Now to James' picture. The Bible is not only a window, it is also a mirror. It doesn't only show us God, it shows us ourselves. And what we see is not glorious. Sure, there are traces of the glory: we are after all in His image. But they are, verse 21, hidden by our filthiness. We are stained and polluted by the world, verse 27. We look in the mirror of the word and it reflects back what we truly are, and what we see is not pretty.

And James says that if we do this, if we look into the word and it shows us ourselves as we really are, and then we go away and do not do something about it, then we deceive ourselves. Practically every day for the last five or six years I've looked into the mirror and told myself that I've got to lose some weight. Yet I still haven't changed my diet; I'm still not doing any exercise. You've got to wonder how serious I am. I appear to be deceiving myself; it's a bit pathetic really.

And yet we do this with the Bible too. Like a mirror it reveals us as we truly are. And it tells us what we need to do about it. Yet so often we just walk away and forget all about it. How many sermons have you forgotten by the time Sunday lunch comes round? How many morning quiet-times have evaporated before you reach your office desk? How many resolutions have you made and not followed through on?

This is worthless religion. Religion that is worth something not only hears the word, or in the words of verse 25, looks intently into the perfect law that gives freedomref, but religion that is worth something does not forget what is heard, but does it. This is religion that God blesses.


So we come back in verse 26 to where we started. James gives three examples of practical application of the word; things that people who follow Jesus should be doing.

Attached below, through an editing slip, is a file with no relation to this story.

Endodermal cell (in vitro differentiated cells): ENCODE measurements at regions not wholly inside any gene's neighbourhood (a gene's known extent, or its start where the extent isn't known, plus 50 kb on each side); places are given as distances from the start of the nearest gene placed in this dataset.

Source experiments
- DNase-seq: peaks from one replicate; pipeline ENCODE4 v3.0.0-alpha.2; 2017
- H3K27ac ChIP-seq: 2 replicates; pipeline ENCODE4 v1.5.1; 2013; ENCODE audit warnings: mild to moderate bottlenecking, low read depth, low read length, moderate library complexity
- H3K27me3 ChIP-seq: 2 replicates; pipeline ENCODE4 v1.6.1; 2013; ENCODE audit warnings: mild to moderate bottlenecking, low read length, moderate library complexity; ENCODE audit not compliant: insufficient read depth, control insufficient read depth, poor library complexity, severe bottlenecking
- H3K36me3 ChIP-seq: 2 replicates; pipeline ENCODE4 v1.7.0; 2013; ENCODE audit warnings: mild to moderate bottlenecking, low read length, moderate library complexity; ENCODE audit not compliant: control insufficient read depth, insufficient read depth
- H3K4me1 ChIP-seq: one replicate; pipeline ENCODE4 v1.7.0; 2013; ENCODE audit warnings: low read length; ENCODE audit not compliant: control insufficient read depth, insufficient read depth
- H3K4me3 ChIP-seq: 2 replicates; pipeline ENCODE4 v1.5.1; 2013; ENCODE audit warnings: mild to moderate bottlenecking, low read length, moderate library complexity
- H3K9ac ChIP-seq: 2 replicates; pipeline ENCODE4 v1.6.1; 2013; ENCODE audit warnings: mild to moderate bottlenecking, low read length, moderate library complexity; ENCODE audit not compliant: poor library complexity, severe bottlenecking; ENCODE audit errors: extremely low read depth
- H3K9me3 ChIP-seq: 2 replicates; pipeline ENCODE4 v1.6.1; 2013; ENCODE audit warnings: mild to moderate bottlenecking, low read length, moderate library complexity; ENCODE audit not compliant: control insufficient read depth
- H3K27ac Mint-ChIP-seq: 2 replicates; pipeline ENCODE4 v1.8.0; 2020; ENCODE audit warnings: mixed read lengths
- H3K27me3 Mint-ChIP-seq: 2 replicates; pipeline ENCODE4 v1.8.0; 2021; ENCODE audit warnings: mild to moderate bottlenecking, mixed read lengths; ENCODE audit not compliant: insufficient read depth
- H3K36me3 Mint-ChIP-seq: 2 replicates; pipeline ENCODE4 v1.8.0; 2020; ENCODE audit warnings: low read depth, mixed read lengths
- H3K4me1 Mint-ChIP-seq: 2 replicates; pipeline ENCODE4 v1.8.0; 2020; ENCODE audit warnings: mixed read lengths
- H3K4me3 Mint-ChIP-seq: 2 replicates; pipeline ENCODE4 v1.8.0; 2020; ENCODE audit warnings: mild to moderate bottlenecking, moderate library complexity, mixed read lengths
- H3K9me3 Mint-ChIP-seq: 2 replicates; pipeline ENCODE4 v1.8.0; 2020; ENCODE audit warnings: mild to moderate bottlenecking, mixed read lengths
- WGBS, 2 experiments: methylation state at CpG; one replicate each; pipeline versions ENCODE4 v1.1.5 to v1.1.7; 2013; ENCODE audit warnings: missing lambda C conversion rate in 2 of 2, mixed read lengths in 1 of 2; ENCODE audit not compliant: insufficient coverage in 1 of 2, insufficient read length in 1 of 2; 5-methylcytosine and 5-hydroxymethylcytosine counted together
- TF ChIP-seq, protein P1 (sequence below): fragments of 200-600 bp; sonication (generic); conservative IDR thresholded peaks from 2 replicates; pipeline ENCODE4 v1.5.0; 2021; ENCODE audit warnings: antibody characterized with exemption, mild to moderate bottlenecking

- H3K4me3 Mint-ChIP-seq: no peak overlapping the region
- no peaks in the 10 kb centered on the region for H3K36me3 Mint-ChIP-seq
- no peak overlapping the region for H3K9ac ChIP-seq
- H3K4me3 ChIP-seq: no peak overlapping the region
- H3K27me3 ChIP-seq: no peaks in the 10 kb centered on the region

He expands later on in the letter on each one of these, so we won't look at them exhaustively now, but in brief he says, first, keep a tight rein on your tongue. This refers back to being quick to hear, slow to speak and slow to become angry. Worthless religion does not affect how we speak to one another; priceless religion makes our conversation full of grace and seasoned with saltref. James comes back to this theme in spades in chapter 3.

Second, priceless religion has compassion for the poor. Not just benevolent feelings, but actions that help, that give, that support and act. If your religion does not affect your giving it is likely worthless. James unpacks this in chapter 2.

Third, priceless religion changes our behaviour: it keeps us from being polluted by the world. If your religion does not affect how you live from day to day—if your life from Monday to Saturday looks pretty much like that of your neighbours,—then your religion is likely worthless. Again, we return to this in chapter 4.